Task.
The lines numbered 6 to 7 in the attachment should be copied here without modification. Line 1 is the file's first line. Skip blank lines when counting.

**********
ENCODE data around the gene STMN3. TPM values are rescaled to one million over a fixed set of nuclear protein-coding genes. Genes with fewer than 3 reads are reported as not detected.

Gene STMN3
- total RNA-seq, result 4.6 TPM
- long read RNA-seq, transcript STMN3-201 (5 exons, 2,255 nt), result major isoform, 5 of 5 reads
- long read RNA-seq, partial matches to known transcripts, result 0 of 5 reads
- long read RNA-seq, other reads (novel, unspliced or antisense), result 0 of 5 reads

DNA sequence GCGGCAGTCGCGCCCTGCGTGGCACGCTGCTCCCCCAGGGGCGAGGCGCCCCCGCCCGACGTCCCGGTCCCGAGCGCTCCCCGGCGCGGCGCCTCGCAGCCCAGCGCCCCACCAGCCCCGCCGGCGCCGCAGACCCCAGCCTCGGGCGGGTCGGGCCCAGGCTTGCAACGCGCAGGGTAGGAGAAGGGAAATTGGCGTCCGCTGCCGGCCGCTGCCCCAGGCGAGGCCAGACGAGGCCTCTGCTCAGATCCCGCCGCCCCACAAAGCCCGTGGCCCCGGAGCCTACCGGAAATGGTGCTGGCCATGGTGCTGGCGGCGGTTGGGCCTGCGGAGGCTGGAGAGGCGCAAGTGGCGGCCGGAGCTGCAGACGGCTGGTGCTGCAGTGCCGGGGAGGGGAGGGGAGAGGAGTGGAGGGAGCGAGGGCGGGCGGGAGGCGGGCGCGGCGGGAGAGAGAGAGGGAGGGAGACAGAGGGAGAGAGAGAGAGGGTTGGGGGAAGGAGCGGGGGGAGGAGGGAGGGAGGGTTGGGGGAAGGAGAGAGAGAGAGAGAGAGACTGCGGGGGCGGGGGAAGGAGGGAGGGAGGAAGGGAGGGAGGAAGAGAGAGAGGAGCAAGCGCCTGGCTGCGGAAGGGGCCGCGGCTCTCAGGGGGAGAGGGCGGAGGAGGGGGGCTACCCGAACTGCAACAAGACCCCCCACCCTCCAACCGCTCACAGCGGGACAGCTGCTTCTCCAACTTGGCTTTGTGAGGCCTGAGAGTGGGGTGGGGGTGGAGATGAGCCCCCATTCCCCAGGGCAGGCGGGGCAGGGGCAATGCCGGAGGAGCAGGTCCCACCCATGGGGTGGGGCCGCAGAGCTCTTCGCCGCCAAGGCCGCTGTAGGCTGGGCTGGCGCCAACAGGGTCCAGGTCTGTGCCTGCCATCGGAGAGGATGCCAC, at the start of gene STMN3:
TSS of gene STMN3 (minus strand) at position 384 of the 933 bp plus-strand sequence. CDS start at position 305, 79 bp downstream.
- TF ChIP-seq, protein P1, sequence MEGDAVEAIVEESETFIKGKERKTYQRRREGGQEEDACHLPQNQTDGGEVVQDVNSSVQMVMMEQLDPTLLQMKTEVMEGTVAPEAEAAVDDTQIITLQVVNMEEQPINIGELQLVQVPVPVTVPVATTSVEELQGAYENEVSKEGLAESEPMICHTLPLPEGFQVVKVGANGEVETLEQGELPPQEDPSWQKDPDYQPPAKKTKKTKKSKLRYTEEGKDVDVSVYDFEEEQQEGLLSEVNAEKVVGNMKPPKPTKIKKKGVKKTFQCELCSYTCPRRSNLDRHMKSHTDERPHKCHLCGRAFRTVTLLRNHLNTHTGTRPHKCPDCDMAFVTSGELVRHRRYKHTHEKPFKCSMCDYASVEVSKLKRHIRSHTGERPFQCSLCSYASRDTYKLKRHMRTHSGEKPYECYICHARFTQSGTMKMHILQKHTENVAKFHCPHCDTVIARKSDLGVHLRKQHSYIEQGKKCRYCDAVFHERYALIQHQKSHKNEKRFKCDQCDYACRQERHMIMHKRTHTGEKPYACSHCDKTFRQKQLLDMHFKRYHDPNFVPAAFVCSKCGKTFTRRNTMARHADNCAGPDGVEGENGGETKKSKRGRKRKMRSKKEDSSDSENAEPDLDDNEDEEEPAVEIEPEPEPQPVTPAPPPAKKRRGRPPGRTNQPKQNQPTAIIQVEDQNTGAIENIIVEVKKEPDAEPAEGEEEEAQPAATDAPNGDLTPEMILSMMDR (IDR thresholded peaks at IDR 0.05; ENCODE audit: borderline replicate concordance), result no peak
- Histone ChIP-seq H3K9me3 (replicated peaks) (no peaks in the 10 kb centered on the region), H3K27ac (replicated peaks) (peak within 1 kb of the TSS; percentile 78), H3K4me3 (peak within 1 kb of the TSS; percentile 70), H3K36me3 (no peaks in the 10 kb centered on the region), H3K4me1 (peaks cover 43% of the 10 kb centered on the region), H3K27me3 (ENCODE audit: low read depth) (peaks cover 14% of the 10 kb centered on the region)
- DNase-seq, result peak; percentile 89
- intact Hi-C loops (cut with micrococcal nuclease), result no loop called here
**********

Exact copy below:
- long read RNA-seq, other reads (novel, unspliced or antisense), result 0 of 5 reads

DNA sequence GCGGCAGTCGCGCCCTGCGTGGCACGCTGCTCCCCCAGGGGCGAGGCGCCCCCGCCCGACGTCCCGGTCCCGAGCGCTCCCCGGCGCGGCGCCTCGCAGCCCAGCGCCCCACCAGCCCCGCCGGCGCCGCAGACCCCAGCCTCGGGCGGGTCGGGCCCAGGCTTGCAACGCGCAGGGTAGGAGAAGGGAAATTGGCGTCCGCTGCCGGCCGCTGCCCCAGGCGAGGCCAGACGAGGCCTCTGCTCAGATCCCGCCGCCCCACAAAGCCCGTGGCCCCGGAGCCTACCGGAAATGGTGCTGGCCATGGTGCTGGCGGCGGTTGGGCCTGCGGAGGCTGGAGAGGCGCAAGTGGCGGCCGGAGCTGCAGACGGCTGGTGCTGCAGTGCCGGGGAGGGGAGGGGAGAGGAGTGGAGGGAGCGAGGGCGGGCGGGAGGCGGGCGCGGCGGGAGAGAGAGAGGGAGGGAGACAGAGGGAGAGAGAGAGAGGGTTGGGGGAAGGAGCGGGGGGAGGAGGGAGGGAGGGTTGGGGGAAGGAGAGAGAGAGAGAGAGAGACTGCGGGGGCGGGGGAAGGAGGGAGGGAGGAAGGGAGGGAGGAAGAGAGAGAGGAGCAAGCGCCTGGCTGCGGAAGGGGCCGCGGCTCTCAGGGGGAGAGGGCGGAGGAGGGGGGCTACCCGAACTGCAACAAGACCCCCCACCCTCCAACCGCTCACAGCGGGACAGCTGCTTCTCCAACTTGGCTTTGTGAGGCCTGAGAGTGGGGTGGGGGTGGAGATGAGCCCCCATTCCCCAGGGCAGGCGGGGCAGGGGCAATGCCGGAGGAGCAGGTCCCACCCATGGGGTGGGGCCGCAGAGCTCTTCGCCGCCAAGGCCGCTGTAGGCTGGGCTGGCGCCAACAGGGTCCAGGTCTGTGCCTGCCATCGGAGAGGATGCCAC, at the start of gene STMN3: